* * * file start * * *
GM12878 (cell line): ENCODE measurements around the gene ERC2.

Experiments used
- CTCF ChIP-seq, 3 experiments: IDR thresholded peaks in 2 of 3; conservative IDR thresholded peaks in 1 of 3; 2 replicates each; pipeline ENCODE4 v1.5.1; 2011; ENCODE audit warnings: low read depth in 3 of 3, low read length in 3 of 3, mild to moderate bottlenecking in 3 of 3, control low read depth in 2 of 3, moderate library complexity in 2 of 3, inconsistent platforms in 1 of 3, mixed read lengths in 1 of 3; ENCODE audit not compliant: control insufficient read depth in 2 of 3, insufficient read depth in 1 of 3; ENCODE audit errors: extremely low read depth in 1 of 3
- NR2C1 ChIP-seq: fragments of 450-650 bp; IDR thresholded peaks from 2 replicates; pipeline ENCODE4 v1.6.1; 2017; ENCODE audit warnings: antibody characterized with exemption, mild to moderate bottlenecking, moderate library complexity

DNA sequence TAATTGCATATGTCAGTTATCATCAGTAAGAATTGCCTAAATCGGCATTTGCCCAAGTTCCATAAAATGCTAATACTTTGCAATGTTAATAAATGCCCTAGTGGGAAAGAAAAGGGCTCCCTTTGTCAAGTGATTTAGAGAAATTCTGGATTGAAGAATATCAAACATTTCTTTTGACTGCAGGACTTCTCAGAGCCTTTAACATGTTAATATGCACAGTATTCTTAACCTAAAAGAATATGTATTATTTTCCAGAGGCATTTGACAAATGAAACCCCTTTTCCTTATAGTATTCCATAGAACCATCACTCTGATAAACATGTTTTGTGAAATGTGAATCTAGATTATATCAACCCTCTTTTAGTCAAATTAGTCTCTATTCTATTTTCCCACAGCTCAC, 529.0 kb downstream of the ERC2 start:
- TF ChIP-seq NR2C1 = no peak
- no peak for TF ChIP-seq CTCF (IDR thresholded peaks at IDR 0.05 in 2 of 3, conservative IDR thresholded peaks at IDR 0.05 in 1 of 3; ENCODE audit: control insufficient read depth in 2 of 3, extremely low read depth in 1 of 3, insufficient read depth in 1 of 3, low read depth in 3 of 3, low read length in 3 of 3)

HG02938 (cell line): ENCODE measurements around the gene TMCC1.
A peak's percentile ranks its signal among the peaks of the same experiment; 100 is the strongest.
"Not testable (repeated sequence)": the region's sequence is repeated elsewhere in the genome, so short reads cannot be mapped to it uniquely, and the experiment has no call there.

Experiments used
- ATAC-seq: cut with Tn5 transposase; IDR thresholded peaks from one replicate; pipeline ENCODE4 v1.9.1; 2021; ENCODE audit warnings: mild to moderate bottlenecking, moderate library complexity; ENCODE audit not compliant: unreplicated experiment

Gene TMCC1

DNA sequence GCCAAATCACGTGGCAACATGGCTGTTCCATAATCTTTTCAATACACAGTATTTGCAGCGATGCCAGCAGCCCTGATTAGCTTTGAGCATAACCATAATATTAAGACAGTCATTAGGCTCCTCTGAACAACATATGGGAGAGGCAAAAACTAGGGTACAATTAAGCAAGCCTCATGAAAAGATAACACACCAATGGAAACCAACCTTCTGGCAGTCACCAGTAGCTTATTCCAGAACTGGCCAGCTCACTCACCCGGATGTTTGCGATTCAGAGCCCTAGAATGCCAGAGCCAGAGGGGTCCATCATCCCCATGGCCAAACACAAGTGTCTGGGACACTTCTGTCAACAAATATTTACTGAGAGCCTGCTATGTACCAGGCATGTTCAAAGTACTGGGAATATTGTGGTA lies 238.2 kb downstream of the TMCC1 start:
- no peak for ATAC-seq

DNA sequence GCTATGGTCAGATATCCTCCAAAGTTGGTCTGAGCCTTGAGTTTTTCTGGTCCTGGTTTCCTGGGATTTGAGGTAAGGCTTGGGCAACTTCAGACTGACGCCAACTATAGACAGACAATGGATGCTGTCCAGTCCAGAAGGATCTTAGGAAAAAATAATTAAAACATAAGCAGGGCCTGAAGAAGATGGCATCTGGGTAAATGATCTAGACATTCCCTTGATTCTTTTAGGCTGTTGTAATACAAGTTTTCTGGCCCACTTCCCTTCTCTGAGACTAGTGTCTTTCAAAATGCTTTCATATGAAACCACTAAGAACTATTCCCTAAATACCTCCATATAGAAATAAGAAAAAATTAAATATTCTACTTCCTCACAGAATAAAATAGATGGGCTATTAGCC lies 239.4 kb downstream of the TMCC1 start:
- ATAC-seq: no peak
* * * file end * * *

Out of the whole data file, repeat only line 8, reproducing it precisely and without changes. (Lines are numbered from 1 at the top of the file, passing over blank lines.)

HG02938 (cell line): ENCODE measurements around the gene TMCC1.